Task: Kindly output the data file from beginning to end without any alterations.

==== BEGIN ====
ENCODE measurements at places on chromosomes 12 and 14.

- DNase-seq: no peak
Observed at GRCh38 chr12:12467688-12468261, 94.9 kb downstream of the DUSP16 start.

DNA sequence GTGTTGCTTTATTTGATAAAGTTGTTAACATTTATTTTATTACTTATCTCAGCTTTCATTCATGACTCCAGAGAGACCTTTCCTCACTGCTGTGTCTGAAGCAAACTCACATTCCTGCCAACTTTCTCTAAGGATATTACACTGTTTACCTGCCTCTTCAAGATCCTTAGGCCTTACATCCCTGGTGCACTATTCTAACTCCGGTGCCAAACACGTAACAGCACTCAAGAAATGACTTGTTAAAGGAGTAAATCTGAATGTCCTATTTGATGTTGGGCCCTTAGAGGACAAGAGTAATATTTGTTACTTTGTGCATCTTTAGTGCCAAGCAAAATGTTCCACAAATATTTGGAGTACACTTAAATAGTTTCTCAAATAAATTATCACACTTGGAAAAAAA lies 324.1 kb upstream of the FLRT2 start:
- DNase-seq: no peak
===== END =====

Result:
ENCODE measurements at places on chromosomes 12 and 14.

- DNase-seq: no peak
Observed at GRCh38 chr12:12467688-12468261, 94.9 kb downstream of the DUSP16 start.

DNA sequence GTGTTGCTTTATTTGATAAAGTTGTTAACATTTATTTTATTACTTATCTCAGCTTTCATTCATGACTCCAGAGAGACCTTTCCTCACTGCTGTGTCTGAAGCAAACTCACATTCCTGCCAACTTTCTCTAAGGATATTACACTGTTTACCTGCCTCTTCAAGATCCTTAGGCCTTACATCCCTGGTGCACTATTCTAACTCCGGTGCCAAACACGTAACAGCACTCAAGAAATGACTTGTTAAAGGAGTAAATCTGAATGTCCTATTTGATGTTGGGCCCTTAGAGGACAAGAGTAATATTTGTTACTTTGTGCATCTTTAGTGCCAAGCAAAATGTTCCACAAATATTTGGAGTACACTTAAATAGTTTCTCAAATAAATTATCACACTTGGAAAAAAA lies 324.1 kb upstream of the FLRT2 start:
- DNase-seq: no peak